Dana Margalith


Subjective Encounters as Transmitters of Knowledge in the Architectural Experience Sight, Sound, Light, and Orientation in Louis I. Kahn's Hurva Synagogue in Jerusalem


"Knowing is always fragmented (…) the first feeling must have been touch (…) eyesight came from touch. To see was only to touch more accurately (…)When sight came, the first realization was the realization of beauty (…) now from beauty came wonder(…) from wonder must come realization (…) from sight to touch to hearing (…) one becomes manifested and experiences become ingrained". (Louis Khan, 1973)
While imagery is often considered the main mean to transmit knowledge in architecture, and perception is mistakenly reduced to Cartesian aesthetics emphasizing vision, phenomenological studies have shown that sensational inter-subjective encounters are the only vehicles possible for the understandings of the world by mankind. Architect Louis I. Kahn challenged aesthetic theories of the Beaux Arts and the Bauhaus, which regarded 'knowing' as rational understanding, deriving from biological perception, and emphasizing the importance of forms and organizations such as balance, symmetry and harmony, as means to convey objective meaning. Kahn believed that the only meaning of architectural was its capacity to transmit historical narratives, philosophical beliefs, spiritual rituals and ethical concerns by actively engaging humanity on common grounds. This understanding was essential in defining the nature of Kahn's projects in the USA, India, Bangladesh and Israel, where historical and cultural conducts were translated into daily architectural experiences, promoting active participation by addressing the primary of the depth of the phenomenological perception.
This paper will deal with Kahn's humanistic phenomenological approach to knowing, as it is expressed in Kahn's exceptional design for the Hurva Synagogue in the Old City of Jerusalem (1974, unbuilt). Kahn's design will be presented as an example for a restrained architectural expression, stripped of all familiar traditional formal elements, which manages to transmit meanings and ideas embedded in Jewish culture. The way in which program, forms, materials, light and sound, are used to convey ideas such as prey, purification, abstraction and the seeking of knowledge, deeply routed in Jewish antiquity and biblical spirituality, will be discussed. The paper will shed light on the possibility of embodied experiences, captivating all senses to transmit knowledge, and to create an attracting meeting point for people in their highest sensational sensitivity, where the encounter with God in the house of God takes place.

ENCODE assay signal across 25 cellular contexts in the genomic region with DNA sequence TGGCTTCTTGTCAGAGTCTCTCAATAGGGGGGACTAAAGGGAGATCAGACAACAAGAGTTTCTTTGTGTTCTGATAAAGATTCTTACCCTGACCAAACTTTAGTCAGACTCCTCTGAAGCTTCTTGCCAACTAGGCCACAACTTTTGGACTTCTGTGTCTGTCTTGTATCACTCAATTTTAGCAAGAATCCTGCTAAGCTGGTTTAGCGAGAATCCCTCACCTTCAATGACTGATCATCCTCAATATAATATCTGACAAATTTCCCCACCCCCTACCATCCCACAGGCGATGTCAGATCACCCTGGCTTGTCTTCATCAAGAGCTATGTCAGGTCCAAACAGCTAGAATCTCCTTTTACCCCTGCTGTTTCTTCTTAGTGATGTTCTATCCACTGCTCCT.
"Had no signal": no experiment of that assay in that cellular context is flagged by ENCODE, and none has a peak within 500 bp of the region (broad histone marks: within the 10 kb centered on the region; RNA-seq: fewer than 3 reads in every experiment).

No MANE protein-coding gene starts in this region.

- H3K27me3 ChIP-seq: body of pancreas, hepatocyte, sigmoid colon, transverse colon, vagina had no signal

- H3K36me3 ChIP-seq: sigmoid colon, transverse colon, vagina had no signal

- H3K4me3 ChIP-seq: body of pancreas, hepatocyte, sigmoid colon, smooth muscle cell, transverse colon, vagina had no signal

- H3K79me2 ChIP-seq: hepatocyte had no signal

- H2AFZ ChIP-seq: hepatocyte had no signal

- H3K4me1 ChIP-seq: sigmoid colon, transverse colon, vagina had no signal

Dana is a practicing architect at Margalith Architects and Urban Planners Ltd., Jerusalem, an architectural instructor and a PhD candidate in History and Theory of Architecture at McGill University, Montreal, Canada. Her main interests are in the architectural creation process and the ethical and hilosophical concerns it addresses. Her current research deals with the architecture of Louis I. Kahn and the way he addressed history in his architectural creation, focusing on the relationship between the continuous and the fragmented nature of history as a living space in modern times. She received my Professional Masters Degree in Architecture, Magna Cum Laude, from the School of Architecture at Tel-Aviv University, in 2002 and her Post Professional Masters Degree in Architecture, with distinction from The Bartlett, University College London, in 2004. She joined the PhD program in History and Theory of Architecture at McGill University in 2006. During her professional career as an architect Dana has been involved in the design of different projects in the fields of Urban Planning and Urban Design, Residence and Private Housing, Public institutions and Commercial buildings, many of which are situated in the intricate historical surrounding of Jerusalem. In her academic career she has been instructing architectural students in their design projects at School of Architecture at Tel-Aviv University, in the Beazley Academy of Arts and Design in Jerusalem and at the School of Architecture in McGill University. She was also conducting architectural seminars in History and Theory of Modern Architecture at the School of Architecture in McGill University. Scholarships and awards: The McGill Recruitment Excellence Fellowship (REF)(2007), The Azrieli Foundation Scholarship (2006), The AVI Fellowship (2003-2004), The America Israel Cultural Foundation Scholarship (2001-2002, 2002-2003).